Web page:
The Age of Distraction

Seventy years ago, in the wake of WWII and under the newly-perceived threat of global communism, British author George Orwell wrote the book 1984.  It envisioned a futuristic world of only three nations. One of them, run by the shadowy Big Brother, set out to create a nation of lemmings incapable of independent thought who would blindly believe whatever contradictory nonsense the government chose to dispense on any given day.

Orwell suggested that, in theory, it really wouldn’t be that hard to pull off.

No, I’m not going political here.  I promise.

Orwell figured out that to control the way people think—or, more correctly, to keep them from thinking—you have to do two things.  The first is to create a society of non-stop noise.  From the moment people wake up until they finally fall asleep, they must be subjected to a never-ending barrage of squawking hullaballoo; made possible (in the book) by constantly blaring loudspeakers in public, and large video monitors installed in everyone’s home that are impossible to turn off (or turn down) dispensing endless propaganda and drivel.

Orwell’s second ingredient to achieving effective thought-control was to dumb down the language.  Orwell called it newspeak.  Its goal was to eliminate words that expressed intelligence, deep thought, and even emotions.  If such words were no longer used, in time society would lose the ability to express the ideas they represented.  If the word ‘rebellion’ disappeared, in time people would forget its meaning. If the word ‘love’ was dropped from books and dictionaries, the emotion would fade.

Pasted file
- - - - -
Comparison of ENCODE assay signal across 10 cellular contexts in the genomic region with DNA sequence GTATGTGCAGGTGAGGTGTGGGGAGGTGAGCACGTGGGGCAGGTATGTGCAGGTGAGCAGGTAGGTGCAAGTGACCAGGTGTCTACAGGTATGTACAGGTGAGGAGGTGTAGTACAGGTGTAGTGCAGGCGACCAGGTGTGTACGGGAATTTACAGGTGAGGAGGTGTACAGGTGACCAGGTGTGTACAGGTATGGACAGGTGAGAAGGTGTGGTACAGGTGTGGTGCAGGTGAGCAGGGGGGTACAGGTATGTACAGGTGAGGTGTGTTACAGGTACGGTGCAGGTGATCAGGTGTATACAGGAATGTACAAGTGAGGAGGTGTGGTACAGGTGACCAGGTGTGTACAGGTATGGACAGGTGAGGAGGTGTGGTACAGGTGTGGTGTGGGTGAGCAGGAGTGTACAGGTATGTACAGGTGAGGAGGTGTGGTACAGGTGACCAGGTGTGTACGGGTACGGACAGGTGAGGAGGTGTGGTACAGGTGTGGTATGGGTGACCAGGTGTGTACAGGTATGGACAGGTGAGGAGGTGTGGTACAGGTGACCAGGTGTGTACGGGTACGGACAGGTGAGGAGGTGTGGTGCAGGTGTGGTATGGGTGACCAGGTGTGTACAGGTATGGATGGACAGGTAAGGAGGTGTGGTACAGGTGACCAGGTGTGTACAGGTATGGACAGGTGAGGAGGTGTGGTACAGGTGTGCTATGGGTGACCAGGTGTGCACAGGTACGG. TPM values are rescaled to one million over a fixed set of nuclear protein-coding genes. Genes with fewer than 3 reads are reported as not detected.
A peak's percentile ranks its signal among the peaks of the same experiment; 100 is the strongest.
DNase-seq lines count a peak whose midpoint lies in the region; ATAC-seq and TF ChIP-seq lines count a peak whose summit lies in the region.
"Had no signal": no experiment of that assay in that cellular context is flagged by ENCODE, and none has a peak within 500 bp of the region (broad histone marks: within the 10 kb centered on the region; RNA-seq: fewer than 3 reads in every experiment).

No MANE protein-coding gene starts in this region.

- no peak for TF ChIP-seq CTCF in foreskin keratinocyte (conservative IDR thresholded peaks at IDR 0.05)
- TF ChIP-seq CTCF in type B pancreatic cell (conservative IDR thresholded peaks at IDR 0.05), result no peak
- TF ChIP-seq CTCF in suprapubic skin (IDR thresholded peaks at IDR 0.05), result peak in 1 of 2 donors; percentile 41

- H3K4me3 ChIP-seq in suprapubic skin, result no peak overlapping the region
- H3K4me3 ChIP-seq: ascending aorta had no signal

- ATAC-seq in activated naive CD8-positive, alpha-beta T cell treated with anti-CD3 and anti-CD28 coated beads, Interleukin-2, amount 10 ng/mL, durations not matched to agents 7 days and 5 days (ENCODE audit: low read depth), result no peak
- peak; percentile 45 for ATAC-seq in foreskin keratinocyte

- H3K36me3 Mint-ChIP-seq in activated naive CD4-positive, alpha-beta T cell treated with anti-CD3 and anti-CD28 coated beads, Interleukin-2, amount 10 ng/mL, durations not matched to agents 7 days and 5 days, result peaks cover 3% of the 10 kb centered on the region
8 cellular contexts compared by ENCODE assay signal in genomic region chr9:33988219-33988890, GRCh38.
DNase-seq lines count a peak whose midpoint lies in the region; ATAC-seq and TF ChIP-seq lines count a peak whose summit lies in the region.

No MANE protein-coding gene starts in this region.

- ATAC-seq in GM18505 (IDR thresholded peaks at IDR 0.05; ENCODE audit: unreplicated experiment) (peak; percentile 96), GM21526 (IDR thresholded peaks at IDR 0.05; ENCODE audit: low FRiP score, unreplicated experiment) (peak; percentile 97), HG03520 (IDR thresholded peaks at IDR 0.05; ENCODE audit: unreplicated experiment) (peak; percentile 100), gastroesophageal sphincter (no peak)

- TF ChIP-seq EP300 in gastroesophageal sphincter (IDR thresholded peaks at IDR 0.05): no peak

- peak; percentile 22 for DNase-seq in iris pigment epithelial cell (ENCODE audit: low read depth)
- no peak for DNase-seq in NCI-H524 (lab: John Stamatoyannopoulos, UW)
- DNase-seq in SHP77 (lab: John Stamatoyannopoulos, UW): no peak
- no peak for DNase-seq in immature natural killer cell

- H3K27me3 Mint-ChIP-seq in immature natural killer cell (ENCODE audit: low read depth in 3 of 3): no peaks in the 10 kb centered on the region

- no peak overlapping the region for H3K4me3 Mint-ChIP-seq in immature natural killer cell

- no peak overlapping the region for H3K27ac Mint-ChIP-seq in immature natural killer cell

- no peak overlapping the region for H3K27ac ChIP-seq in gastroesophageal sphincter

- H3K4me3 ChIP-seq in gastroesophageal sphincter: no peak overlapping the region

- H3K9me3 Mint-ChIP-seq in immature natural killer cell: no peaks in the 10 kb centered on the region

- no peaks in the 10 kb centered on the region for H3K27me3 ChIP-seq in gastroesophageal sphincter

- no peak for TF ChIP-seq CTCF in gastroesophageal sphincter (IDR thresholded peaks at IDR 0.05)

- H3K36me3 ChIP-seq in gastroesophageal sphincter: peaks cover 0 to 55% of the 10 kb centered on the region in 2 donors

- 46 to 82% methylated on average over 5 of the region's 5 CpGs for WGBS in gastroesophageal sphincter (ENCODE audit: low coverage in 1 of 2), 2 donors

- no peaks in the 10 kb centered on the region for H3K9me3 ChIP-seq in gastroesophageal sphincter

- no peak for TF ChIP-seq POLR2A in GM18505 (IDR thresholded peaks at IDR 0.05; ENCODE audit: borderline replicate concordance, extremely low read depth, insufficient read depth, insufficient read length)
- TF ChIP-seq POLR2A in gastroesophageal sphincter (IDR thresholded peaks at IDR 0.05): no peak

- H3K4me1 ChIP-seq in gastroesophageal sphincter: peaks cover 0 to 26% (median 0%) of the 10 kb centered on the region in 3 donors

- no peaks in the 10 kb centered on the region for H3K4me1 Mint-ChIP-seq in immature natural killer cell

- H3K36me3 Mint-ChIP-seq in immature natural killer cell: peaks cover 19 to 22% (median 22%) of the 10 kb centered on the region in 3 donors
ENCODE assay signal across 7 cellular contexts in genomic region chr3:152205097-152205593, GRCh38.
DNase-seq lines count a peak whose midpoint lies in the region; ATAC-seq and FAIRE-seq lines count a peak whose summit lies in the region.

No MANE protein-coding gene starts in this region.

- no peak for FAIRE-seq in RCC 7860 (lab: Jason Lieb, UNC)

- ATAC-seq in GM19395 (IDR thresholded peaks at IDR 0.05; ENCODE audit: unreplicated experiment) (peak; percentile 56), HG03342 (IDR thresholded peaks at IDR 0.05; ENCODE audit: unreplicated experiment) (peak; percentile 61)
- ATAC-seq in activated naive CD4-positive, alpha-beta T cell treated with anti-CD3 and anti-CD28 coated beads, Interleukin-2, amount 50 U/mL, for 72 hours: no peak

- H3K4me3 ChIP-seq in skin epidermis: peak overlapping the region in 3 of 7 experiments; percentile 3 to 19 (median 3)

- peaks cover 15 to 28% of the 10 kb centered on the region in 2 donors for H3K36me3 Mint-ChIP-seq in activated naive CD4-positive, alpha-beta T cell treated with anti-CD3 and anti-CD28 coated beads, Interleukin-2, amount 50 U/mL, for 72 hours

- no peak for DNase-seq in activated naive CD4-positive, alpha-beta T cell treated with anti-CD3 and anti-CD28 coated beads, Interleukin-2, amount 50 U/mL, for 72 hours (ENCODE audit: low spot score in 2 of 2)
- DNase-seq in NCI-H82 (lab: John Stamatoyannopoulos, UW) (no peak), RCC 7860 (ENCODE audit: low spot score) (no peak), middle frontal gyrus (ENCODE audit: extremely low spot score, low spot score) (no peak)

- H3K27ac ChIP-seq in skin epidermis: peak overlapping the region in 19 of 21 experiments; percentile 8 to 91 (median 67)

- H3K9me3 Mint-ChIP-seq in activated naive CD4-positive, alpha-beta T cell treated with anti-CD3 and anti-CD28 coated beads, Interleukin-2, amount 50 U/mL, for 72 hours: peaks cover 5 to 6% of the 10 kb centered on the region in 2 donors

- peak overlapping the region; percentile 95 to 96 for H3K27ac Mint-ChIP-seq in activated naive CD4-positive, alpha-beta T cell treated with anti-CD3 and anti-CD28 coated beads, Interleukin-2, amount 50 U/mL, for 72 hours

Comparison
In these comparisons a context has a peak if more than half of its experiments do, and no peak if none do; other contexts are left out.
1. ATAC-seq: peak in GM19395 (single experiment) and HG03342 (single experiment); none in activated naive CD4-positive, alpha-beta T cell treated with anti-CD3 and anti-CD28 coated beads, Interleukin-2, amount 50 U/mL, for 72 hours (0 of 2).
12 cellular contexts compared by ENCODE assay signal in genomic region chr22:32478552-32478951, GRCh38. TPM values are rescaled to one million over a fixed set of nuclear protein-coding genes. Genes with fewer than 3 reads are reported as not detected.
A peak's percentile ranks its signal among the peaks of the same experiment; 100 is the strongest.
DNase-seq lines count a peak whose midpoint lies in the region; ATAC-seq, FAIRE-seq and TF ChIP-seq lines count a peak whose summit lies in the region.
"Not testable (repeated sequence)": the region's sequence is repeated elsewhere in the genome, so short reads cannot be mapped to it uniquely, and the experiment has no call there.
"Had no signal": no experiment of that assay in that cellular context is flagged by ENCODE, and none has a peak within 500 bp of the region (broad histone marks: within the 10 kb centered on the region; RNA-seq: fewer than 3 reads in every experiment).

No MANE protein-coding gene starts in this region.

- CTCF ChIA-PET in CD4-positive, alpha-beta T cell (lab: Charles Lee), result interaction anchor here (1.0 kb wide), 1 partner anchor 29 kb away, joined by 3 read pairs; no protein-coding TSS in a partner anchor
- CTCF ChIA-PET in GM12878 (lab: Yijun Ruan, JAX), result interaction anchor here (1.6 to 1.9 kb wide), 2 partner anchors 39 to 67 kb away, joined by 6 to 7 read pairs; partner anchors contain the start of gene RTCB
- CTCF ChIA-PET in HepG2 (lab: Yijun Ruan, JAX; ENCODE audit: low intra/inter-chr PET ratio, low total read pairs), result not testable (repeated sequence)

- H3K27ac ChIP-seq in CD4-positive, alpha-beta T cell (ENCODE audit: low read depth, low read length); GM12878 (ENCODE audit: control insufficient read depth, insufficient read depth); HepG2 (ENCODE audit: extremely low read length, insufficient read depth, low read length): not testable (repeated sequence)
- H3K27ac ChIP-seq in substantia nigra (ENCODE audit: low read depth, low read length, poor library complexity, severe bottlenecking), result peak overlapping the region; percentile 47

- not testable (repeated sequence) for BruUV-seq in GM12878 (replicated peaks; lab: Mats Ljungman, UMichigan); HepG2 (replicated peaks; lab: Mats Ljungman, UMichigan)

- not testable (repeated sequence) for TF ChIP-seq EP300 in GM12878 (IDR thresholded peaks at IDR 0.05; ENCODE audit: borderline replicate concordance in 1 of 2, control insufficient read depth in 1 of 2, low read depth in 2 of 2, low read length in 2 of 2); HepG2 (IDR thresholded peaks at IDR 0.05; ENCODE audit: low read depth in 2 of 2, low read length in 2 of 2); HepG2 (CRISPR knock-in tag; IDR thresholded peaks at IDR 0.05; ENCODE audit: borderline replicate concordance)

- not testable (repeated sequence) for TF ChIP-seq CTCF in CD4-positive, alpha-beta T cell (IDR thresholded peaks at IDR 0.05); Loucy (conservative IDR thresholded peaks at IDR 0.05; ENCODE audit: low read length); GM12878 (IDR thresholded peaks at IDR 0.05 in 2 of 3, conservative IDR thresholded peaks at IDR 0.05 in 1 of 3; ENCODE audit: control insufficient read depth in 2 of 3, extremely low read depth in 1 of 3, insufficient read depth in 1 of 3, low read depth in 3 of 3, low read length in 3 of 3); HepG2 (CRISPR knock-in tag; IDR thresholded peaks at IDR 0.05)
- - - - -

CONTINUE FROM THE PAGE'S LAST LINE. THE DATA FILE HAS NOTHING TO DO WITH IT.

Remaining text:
Combine a shrinking and simplistic language with the constant screech of background noise and people’s minds become so focused on superficialities that they don’t even realize what they’re losing.

Bingo!

Well, the good news is that our government could never get sufficiently organized to pull off any of this.

But the bad news is they don’t have to.  We’re pretty much taking care of it ourselves.

I think historians will one day dub our times the Age of Distraction, where we could entertain our eyes and ears with whatever we want, whenever we want, for as long as we want.  Kind of like the rats in the lab that keep tapping the button to get another dopamine hit.  Today’s dopamine consists of equal parts flashing lights, loud noises, anger, and titillation.  It seems we can’t get enough of the stuff.

In a world of endless stimuli, we feel less and less compelled to actually think about what’s constantly hitting us right between the eyes and ears.  We can recite the lyrics of a hundred popular songs, but never consider what Dr. Martin Luther King Jr.’s “I Have a Dream” speech means to us today and what we should be doing to make it a reality.

I guess it all comes down to pondering—a word that means to think about or to consider something quietly, soberly, and deeply.   It’s not something we necessarily look forward to, but, like breathing, it’s one of those things life occasionally requires, and that we ignore at our peril.

Pondering is how we decide who we are—the unique we, not the mass merchandised we.  Pondering is how we decide who we love, what we love, how we fit into the universe, what our goals really are, what will help us achieve them, and what’s getting in the way of our success.  Pondering is how we finally see the needs of those around us.  Pondering is how we decide what really makes us happy—as opposed to what everyone tells us will make us happy.  Pondering is how we realize we’re wasting our time by being satisfied with the superficial.

Warning:  Pondering, like exercise, is occasionally painful.

These days it’s entirely possible to cruise-control through your life without having to do any of that pesky pondering stuff.  There’s more than enough noise to keep your brain endlessly occupied, and, like, plenty of, y’know, short words so you can order burgers and burritos.  What more do you need?

Spoiler alert:  If you’re not sure how to answer that last question, it’s time to start pondering.

 

 

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